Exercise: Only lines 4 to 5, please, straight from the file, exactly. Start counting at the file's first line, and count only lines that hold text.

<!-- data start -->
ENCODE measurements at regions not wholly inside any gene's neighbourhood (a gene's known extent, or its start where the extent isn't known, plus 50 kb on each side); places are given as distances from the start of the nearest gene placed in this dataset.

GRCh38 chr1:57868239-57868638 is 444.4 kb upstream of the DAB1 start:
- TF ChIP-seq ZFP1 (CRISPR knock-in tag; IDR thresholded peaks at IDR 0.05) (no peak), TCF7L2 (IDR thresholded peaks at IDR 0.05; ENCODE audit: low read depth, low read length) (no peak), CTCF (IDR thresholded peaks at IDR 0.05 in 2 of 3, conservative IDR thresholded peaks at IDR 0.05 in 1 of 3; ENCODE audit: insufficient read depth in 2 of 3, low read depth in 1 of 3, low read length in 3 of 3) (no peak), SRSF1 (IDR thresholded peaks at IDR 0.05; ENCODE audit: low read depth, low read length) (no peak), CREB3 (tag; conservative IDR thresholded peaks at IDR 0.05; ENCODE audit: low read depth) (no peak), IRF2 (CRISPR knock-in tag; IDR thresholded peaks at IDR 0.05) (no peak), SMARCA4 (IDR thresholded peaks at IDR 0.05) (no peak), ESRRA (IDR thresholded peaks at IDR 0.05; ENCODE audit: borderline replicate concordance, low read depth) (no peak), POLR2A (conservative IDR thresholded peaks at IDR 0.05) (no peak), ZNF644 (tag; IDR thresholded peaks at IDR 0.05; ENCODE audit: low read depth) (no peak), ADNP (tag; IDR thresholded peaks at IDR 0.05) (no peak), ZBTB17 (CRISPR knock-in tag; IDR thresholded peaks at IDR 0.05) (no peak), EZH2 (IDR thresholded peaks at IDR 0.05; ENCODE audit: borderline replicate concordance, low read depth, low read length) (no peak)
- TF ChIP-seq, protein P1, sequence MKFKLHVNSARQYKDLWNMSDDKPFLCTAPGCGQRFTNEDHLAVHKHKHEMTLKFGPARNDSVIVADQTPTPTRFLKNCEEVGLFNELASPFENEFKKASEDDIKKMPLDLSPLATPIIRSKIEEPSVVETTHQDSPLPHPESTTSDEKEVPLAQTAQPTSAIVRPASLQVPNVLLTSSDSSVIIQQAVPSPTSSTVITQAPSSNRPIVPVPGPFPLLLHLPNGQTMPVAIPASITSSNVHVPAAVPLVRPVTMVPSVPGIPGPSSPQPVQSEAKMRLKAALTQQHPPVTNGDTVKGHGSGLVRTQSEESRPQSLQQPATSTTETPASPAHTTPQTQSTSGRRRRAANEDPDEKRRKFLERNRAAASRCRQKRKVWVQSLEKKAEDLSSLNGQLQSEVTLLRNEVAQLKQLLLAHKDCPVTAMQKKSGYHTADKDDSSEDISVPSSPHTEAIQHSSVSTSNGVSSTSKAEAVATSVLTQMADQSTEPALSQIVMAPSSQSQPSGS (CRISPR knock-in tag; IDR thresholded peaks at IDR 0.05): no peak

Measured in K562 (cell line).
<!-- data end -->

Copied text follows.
- TF ChIP-seq, protein P1, sequence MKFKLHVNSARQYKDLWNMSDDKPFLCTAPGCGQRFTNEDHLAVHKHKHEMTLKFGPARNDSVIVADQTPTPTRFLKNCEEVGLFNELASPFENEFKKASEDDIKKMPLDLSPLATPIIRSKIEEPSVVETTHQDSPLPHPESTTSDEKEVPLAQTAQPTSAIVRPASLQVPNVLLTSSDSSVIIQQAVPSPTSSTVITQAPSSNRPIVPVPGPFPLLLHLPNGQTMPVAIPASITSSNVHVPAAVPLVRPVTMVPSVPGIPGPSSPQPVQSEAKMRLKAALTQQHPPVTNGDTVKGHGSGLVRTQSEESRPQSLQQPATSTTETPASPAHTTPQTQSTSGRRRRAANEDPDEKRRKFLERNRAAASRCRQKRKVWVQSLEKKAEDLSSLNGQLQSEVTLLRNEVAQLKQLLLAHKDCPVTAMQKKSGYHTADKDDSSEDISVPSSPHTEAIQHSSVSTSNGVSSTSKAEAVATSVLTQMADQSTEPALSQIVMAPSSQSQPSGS (CRISPR knock-in tag; IDR thresholded peaks at IDR 0.05): no peak

Measured in K562 (cell line).